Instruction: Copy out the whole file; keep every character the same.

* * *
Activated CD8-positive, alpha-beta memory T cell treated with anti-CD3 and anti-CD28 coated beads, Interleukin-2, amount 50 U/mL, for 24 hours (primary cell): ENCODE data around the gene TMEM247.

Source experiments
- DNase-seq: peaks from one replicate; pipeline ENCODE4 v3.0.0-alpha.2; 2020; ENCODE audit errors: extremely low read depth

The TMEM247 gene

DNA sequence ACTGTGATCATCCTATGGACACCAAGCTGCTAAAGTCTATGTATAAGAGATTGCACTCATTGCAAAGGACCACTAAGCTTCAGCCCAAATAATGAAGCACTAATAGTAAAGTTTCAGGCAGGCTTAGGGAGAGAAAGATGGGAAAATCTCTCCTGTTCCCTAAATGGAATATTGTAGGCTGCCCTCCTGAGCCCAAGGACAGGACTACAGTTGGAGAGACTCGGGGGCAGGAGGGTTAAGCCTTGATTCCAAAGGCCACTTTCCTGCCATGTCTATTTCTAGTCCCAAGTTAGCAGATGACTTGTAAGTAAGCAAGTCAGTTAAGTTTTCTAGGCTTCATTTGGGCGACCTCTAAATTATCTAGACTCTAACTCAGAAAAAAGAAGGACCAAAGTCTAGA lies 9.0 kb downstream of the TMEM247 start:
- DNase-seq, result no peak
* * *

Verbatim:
Activated CD8-positive, alpha-beta memory T cell treated with anti-CD3 and anti-CD28 coated beads, Interleukin-2, amount 50 U/mL, for 24 hours (primary cell): ENCODE data around the gene TMEM247.

Source experiments
- DNase-seq: peaks from one replicate; pipeline ENCODE4 v3.0.0-alpha.2; 2020; ENCODE audit errors: extremely low read depth

The TMEM247 gene

DNA sequence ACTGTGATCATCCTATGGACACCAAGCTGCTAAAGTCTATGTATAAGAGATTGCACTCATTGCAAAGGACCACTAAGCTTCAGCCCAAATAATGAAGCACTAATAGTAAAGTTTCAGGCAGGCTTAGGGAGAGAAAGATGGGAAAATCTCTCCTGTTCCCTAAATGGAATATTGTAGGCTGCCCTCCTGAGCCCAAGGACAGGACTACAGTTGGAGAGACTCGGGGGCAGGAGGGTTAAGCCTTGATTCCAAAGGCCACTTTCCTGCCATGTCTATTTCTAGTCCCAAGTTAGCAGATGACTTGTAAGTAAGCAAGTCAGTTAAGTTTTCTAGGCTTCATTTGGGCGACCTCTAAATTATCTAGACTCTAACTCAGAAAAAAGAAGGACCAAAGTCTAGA lies 9.0 kb downstream of the TMEM247 start:
- DNase-seq, result no peak